4. What is the relationship between religion and government in your country?

    Limited, but it's there. Most of it is a result of archaic laws that were written many years ago, but these days the government usually prefers to stay out of religious affairs as they risk alienating the public, which largely isn't very concerned with religion when there are "more important" issues to be dealt with. Occasionally they will get involved (such as the recent religious discrimination law), but when they do they will tend to avoid favouring Christianity. Britain has a fairly sizable proportion of Muslims and non-religious people, and those that are Christian generally don't tend to express it as much as in the US.

    5. In your opinion do the general morals of your country differ from those of America? If so, to what extent?

    They tend to differ with American morals on "religious" issues (e.g. there's a lot more support for stem cell research, abortion, gay marriage etc.) because like I mentioned just now, people here aren't all that interested in religion. That said, Britain is probably closer to American morals than any other first-world country.

    6. Does the average person in your country have a lot of say in the political happenings of the government? Is this more or less than that of Americans?

    The average British person has limited say over what goes on in government, less than the average American that's for sure, however politicians can sometimes be scared into doing something by hysterical newspaper campaigns (not often though). Political decisions in the UK usually reflect the opinions of those in parliament rather than the public. Take the ban on fox hunting for example. Although personally I think it's barbaric and would be glad to see the end of it, most people in the UK did not want it banned, but the government did so anyway.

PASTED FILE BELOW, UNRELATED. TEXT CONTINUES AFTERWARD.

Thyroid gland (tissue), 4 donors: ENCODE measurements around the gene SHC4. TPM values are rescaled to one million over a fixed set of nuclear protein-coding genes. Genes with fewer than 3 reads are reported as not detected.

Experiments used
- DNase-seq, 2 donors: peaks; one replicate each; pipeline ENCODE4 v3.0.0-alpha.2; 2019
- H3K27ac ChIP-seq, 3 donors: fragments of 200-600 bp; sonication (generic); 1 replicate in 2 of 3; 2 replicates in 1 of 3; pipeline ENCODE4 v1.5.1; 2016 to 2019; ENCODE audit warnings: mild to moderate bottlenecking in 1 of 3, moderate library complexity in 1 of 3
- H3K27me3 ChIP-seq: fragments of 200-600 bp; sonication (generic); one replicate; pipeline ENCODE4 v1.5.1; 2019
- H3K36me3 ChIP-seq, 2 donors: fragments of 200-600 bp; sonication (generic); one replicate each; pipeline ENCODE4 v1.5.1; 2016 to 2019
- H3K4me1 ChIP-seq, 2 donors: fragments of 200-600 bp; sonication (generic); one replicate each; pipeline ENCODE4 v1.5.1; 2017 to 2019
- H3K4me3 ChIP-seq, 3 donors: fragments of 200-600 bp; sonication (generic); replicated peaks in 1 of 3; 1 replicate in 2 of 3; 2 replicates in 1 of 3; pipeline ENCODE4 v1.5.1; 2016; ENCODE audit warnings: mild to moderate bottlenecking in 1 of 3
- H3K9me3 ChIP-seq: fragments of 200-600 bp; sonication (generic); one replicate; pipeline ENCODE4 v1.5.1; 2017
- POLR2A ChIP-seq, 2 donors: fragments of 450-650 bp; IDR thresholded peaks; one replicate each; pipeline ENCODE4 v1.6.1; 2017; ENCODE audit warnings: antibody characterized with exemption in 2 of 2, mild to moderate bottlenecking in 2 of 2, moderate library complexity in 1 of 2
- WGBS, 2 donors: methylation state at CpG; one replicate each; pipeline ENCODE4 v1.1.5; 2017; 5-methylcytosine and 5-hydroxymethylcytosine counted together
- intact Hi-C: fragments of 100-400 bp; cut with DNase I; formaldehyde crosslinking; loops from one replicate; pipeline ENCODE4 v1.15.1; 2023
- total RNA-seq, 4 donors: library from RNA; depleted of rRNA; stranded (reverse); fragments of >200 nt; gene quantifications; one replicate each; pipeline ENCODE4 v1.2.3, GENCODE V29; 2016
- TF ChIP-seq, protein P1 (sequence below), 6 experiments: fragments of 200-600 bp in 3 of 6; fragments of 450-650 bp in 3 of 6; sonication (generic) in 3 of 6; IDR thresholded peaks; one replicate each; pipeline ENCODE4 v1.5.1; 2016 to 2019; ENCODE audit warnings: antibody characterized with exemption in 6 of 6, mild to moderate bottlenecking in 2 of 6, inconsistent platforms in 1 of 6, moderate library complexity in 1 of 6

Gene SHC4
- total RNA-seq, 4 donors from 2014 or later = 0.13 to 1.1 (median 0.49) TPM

7. Are you afraid of your government? Are you afraid the American government?

    Yes to both. Given how I've described our government as incompetent and selfish, I don't trust people like that making all the decisions which can effect our lives.

    As for America, although I actually agree with toppling despotic regimes like the Taliban and Saddam Hussein's government, I still believe they have far too much power on the international stage. As the only current superpower in the world (though the EU and China look set to eventually become superpowers as well), America can throw its weight around and get its way, or just ignore the majority consensus anyway.